Now, that could change at the deadline as teams look to add pieces to improve their staffs, but it’s going to cost teams to do that while the Phillies can spend their capital elsewhere.

This seems to set up perfectly for the Phillies to go out and spend what they are willing to spend in terms of future assets to get that big bat they covet, but it begs the question, who are the options there?

All the talk radio and Twitter fodder for guys like Paul Goldschmidt and Nolan Arenado in St. Louis or Shohei Ohtani with the Angels are far-fetched. Cody Bellinger would make perfect sense – if he were right-handed. But, unless the Phillies are going to say, “Screw it,” and load up on lefties, daring teams to find extra lefty hurlers they can turn to in tight postseason games, there might be a better option.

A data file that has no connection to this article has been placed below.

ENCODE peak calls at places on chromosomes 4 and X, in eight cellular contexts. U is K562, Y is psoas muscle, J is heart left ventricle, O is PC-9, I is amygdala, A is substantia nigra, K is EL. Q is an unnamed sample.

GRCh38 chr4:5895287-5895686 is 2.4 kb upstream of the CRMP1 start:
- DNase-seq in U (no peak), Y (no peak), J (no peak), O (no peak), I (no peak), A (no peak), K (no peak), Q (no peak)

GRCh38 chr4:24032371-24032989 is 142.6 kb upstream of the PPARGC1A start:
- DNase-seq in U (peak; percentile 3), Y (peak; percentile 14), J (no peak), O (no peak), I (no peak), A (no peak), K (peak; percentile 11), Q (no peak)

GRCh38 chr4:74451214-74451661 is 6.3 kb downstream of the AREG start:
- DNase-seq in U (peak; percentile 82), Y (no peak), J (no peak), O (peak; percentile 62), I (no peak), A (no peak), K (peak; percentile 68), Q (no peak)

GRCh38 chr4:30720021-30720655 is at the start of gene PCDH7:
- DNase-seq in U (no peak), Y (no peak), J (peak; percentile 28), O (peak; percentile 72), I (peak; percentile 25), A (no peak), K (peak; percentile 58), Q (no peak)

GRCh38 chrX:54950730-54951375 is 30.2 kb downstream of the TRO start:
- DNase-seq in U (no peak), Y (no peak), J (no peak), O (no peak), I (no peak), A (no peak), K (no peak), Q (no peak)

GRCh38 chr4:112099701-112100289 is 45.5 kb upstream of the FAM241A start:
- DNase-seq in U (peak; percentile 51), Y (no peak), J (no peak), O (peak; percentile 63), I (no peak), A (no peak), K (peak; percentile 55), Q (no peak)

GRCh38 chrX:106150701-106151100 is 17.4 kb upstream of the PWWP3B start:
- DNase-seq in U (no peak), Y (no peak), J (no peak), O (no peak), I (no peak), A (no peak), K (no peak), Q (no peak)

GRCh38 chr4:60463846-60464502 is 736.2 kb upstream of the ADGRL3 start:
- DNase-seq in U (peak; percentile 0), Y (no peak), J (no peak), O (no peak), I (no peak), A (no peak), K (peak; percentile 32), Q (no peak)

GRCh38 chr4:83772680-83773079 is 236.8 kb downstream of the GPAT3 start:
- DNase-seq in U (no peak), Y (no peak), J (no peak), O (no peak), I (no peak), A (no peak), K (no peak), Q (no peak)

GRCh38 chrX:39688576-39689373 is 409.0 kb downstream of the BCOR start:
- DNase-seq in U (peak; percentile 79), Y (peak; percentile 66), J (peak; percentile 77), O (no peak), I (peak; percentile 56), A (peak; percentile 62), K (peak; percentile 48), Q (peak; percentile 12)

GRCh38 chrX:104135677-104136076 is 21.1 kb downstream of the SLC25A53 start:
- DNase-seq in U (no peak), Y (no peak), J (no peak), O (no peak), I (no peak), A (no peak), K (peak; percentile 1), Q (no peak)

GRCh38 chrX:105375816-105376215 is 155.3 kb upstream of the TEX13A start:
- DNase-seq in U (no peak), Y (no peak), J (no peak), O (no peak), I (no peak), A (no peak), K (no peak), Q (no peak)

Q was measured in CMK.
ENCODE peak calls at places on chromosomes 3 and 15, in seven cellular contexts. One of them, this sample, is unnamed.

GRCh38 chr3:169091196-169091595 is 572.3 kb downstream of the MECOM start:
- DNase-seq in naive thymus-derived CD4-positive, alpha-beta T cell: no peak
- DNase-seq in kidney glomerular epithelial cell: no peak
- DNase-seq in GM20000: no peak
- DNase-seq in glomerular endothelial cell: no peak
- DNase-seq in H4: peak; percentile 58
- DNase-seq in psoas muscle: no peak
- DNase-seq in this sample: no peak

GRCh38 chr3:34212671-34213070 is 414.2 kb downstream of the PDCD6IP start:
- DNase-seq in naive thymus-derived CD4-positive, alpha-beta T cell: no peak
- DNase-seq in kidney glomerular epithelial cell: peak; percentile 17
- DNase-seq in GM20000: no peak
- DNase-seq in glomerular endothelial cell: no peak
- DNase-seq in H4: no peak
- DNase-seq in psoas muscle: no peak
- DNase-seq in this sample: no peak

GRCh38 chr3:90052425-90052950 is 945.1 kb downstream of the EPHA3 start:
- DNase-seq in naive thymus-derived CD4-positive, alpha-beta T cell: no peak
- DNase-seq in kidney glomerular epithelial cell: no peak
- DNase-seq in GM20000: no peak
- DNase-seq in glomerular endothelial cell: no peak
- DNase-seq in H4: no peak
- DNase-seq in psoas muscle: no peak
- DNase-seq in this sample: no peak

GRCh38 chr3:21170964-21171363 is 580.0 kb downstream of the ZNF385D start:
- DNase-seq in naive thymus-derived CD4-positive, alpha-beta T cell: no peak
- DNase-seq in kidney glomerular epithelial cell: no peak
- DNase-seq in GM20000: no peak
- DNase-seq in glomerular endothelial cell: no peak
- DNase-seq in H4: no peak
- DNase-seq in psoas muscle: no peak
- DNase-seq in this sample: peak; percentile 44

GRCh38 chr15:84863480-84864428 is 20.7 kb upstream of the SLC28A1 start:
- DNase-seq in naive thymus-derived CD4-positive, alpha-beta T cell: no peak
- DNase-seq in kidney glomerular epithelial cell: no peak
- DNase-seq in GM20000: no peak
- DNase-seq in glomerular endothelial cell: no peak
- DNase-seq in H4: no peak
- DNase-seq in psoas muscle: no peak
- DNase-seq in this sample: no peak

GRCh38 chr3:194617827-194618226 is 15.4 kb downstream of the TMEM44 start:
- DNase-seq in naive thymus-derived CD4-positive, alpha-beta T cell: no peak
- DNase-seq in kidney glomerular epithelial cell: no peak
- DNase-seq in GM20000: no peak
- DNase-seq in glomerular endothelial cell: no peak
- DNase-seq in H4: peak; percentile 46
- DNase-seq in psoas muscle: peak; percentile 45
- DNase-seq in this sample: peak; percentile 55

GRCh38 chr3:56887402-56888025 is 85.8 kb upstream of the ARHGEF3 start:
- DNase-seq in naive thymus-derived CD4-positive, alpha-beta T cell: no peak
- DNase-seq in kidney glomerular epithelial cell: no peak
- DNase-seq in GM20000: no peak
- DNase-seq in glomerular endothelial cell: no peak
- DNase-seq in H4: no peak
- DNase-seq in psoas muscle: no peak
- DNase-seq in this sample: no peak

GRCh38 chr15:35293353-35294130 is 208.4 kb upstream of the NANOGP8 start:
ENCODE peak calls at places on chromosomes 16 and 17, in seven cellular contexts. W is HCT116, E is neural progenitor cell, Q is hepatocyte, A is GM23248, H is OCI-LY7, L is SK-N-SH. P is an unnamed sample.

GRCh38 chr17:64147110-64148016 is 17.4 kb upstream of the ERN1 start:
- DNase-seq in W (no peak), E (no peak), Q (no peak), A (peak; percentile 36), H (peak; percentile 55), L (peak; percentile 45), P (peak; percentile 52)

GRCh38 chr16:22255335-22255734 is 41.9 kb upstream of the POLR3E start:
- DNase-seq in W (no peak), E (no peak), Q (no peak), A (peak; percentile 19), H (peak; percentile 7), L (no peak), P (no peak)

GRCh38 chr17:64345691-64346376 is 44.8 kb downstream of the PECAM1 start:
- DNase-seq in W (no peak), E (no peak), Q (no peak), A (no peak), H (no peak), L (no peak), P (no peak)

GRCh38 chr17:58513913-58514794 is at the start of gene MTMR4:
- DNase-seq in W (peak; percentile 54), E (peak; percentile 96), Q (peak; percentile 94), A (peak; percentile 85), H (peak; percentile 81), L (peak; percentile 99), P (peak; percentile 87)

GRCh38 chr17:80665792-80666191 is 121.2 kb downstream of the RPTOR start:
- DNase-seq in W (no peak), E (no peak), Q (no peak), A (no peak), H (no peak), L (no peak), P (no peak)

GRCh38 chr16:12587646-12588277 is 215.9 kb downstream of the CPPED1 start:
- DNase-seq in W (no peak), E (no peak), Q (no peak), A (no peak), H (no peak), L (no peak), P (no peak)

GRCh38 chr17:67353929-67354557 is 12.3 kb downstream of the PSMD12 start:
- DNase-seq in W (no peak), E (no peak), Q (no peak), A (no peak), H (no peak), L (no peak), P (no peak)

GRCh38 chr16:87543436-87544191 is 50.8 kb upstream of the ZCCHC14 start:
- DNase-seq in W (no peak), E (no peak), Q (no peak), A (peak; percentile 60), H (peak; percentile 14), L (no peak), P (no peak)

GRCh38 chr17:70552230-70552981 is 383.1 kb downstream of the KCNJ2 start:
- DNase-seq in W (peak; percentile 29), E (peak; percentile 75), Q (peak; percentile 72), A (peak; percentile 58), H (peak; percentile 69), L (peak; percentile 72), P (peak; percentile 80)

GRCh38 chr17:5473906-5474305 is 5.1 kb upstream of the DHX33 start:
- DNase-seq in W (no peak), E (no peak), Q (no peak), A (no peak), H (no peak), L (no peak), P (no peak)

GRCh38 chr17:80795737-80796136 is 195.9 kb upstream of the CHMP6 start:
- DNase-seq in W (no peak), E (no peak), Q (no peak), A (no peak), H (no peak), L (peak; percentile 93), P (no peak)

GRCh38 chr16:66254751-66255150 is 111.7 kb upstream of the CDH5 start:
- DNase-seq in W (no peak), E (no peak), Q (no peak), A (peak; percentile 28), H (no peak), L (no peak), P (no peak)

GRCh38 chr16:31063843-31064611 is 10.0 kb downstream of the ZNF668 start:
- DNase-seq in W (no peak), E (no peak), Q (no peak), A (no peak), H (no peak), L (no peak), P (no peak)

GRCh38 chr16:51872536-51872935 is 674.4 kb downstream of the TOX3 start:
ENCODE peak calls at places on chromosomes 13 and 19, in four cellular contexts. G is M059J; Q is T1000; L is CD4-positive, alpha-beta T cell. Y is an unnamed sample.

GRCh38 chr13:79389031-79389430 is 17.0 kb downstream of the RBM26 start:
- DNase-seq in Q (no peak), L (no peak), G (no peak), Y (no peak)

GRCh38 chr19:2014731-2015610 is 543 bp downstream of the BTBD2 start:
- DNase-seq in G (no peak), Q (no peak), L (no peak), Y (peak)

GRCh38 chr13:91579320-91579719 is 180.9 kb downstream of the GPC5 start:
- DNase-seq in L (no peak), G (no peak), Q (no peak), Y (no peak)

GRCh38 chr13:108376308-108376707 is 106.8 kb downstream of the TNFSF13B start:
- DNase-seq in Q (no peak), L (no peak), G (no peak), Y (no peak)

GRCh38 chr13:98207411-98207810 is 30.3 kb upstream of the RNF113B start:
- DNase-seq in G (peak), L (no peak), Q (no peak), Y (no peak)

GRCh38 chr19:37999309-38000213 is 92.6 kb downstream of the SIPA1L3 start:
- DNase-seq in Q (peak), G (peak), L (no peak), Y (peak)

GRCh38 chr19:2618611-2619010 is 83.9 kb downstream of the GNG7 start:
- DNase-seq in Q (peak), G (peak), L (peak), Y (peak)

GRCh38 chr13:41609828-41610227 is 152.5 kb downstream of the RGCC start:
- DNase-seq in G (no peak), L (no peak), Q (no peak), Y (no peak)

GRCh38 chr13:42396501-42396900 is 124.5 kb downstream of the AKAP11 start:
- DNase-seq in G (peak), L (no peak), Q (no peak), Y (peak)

And that option is, not to make a big splash, but instead to find a player who helps a little on offense but more importantly, adds good defense and maybe even some defensive flexibility.

All the talk around Tuesday’s win was about the ninth inning comeback. Bryson Stott’s double, Bryce Harper’s mad dash around the bases, and Alec Bohm’s walk-off single. And then on Wednesday the chatter was about Rob Thomson sitting Trea Turner and replacing him with Edmundo Sosa, who proceeded to hit the game-winning home run in the bottom of the seventh.

The Phillies don’t win Tuesday without three excellent outfield plays, one better than the other. They also are likely facing a late-inning deficit and aren’t tied were it not for a circus catch in the outfield Wednesday. And the thing is, each of these great plays was made by a different outfielder.